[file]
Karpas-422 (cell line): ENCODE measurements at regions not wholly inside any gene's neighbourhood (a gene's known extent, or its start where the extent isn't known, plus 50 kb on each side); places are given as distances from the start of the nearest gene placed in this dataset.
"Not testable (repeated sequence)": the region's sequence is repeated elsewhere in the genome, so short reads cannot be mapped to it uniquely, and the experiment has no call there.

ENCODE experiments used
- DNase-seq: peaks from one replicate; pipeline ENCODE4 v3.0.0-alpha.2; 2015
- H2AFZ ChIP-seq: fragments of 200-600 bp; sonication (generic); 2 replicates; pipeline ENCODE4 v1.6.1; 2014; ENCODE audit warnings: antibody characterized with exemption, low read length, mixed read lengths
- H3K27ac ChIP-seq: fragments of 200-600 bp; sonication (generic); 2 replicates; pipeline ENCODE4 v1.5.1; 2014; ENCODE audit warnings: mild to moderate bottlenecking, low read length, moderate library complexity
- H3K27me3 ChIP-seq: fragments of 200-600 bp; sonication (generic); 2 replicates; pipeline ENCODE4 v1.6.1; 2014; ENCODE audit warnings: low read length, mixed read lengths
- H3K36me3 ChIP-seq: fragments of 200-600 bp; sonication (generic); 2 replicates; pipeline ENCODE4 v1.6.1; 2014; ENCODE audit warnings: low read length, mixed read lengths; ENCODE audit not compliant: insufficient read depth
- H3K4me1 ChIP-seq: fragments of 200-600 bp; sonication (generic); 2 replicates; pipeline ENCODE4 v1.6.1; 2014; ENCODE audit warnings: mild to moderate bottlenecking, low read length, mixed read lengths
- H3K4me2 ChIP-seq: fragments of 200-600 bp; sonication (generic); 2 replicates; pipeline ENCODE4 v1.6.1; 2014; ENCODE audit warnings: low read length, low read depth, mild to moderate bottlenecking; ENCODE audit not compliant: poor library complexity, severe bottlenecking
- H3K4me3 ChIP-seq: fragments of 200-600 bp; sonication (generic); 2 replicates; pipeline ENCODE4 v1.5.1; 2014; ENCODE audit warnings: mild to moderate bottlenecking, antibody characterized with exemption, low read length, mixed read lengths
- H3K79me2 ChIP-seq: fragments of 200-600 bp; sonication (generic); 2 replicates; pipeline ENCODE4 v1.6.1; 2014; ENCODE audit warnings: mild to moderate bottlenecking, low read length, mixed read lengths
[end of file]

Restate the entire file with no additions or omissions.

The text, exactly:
Karpas-422 (cell line): ENCODE measurements at regions not wholly inside any gene's neighbourhood (a gene's known extent, or its start where the extent isn't known, plus 50 kb on each side); places are given as distances from the start of the nearest gene placed in this dataset.
"Not testable (repeated sequence)": the region's sequence is repeated elsewhere in the genome, so short reads cannot be mapped to it uniquely, and the experiment has no call there.

ENCODE experiments used
- DNase-seq: peaks from one replicate; pipeline ENCODE4 v3.0.0-alpha.2; 2015
- H2AFZ ChIP-seq: fragments of 200-600 bp; sonication (generic); 2 replicates; pipeline ENCODE4 v1.6.1; 2014; ENCODE audit warnings: antibody characterized with exemption, low read length, mixed read lengths
- H3K27ac ChIP-seq: fragments of 200-600 bp; sonication (generic); 2 replicates; pipeline ENCODE4 v1.5.1; 2014; ENCODE audit warnings: mild to moderate bottlenecking, low read length, moderate library complexity
- H3K27me3 ChIP-seq: fragments of 200-600 bp; sonication (generic); 2 replicates; pipeline ENCODE4 v1.6.1; 2014; ENCODE audit warnings: low read length, mixed read lengths
- H3K36me3 ChIP-seq: fragments of 200-600 bp; sonication (generic); 2 replicates; pipeline ENCODE4 v1.6.1; 2014; ENCODE audit warnings: low read length, mixed read lengths; ENCODE audit not compliant: insufficient read depth
- H3K4me1 ChIP-seq: fragments of 200-600 bp; sonication (generic); 2 replicates; pipeline ENCODE4 v1.6.1; 2014; ENCODE audit warnings: mild to moderate bottlenecking, low read length, mixed read lengths
- H3K4me2 ChIP-seq: fragments of 200-600 bp; sonication (generic); 2 replicates; pipeline ENCODE4 v1.6.1; 2014; ENCODE audit warnings: low read length, low read depth, mild to moderate bottlenecking; ENCODE audit not compliant: poor library complexity, severe bottlenecking
- H3K4me3 ChIP-seq: fragments of 200-600 bp; sonication (generic); 2 replicates; pipeline ENCODE4 v1.5.1; 2014; ENCODE audit warnings: mild to moderate bottlenecking, antibody characterized with exemption, low read length, mixed read lengths
- H3K79me2 ChIP-seq: fragments of 200-600 bp; sonication (generic); 2 replicates; pipeline ENCODE4 v1.6.1; 2014; ENCODE audit warnings: mild to moderate bottlenecking, low read length, mixed read lengths